Editorial: Let’s hope sale of Village goes as purchasers say
Published 12:00 am Thursday, May 30, 2019
County commissioners were caught by surprise last month when representatives from Montage Living came to visit at their regular monthly meeting. They needed an official approval from a local elected body — that would be the Davie County Board of Commissioners or the Bermuda Run Town Council — in order to obtain special tax-exempt financing to buy Bermuda Village.
Montage chose Davie County. Why? Commissioners asked, and didn’t get a straight answer. According to a Montage attorney who spoke that night, the company thought it would be better to go to the commissioners. “Someone had been instructed by the purchaser (Montage) that we should come here.” He went on to say they looked at meeting calendars and chose to come to the county.
Commissioners balked. And rightly so.
The sale of Bermuda Village is a big deal. The sale of Bermuda Village to a non-profit is an even bigger deal. There are property tax implications. Many of the residents own their homes. There are services available to the residents, and agreements between the residents and country club.
Our board of commissioners said such a decision should fall into the hands of the Bermuda Run board, and they were right. They weren’t just passing the buck on what could be a controversial decision, they were putting it into the hands of a more local government. Bermuda Village is in the town limits of Bermuda Run. Town council members are more likely to know people in Bermuda Village, and are more likely to be accessible to those residents with concerns.
It makes you wonder why Montage went to the county in the first place. And why the company was in such a hurry and hadn’t notified residents or the Bermuda Run board any earlier.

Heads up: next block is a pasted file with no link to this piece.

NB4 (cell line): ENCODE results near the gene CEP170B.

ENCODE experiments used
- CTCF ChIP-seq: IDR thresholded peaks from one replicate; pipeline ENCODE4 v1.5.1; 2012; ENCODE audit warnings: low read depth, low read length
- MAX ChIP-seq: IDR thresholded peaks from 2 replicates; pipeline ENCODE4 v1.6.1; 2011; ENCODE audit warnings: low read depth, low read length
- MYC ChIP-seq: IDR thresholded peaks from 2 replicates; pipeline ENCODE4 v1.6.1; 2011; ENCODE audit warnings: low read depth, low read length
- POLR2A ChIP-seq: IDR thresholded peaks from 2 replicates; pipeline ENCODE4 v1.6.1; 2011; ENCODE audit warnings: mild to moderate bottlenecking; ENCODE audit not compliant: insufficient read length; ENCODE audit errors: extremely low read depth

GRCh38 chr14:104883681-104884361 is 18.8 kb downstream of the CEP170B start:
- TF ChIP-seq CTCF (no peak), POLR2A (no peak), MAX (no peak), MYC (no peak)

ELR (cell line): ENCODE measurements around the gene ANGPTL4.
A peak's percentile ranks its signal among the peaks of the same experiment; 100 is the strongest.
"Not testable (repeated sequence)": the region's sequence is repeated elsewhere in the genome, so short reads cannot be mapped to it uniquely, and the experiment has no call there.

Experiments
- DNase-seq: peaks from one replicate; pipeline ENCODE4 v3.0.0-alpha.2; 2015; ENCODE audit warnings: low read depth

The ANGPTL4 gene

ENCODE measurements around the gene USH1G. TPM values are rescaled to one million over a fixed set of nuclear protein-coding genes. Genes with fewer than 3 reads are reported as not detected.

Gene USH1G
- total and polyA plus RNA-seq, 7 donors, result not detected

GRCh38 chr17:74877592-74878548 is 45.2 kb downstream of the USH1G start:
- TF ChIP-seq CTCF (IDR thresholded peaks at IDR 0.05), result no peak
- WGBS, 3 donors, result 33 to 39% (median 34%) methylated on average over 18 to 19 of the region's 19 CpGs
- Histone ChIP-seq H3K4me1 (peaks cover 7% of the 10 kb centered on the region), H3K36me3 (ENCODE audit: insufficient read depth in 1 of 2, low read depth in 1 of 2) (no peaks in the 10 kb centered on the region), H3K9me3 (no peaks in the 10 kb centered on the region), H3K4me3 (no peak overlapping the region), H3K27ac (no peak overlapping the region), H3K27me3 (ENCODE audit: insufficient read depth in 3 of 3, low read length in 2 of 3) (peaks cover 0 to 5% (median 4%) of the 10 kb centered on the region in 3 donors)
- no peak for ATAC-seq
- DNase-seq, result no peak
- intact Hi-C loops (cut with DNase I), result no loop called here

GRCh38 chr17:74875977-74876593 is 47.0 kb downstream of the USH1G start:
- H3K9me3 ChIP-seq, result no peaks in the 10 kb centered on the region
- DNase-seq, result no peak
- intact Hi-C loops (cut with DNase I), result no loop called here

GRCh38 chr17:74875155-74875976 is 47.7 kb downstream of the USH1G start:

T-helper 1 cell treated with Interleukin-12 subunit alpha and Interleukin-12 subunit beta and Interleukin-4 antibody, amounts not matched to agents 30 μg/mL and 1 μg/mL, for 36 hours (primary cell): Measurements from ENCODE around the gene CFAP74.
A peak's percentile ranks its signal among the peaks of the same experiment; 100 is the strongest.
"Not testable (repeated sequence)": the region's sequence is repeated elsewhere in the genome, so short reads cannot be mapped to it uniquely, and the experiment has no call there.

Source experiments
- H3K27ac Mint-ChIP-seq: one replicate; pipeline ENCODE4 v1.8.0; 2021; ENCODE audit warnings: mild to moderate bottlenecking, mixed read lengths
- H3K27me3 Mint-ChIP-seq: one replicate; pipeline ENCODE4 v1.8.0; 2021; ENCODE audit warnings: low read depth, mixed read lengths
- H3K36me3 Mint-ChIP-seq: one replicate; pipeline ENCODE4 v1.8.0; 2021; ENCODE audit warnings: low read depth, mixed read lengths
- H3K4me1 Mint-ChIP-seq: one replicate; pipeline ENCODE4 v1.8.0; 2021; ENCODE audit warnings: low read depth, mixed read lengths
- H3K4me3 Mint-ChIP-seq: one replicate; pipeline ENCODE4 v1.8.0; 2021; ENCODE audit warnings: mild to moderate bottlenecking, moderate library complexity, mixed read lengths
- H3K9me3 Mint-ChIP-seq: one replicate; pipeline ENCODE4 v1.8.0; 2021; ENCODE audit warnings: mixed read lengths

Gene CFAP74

After the county sent the matter to the town, Montage started meeting with residents. They say the tax implications for the town and county will be minimal. The low- or moderate-income units that must be maintained will be few, and the sale should not affect those who own their villas or condos.
In fact, they say very little will change other than the ownership.
We hope they’re right.
But history tells us that a developer will say just about anything to get what they want — whether on purpose or on just wishful thinking.
Oak Valley used to be a dairy farm and remote woodlands. Those developers needed rezoning — or permission from the county — to build the development. At the time, Davie commissioners were worried about housing developments because of the added pressure on county services, especially schools.
Oak Valley developers had an answer for that. The impact on the schools would be minimal, they said, because the houses in Oak Valley would be on the higher price range and not affordable to young families with school-age children. They convinced county commissioners that it would pretty much be a community of retirees.
Well, whether the developers believed that or not, it didn’t turn out that way. Oak Valley — a wonderful neighborhood and great addition to Davie County — could just about support its own school.
Yes, Bermuda Village is being sold to a non-profit, nothing can be done to stop that. We can only hope that the developers are telling us the truth, and not just what they want us to think will happen.
Mike Barnhardt is editor of the Davie County Enterprise-Record.
Respect Quote of the Week
“Respect feels like a sense of belonging, like people what you to be wherever you are.”
— Taylor Bare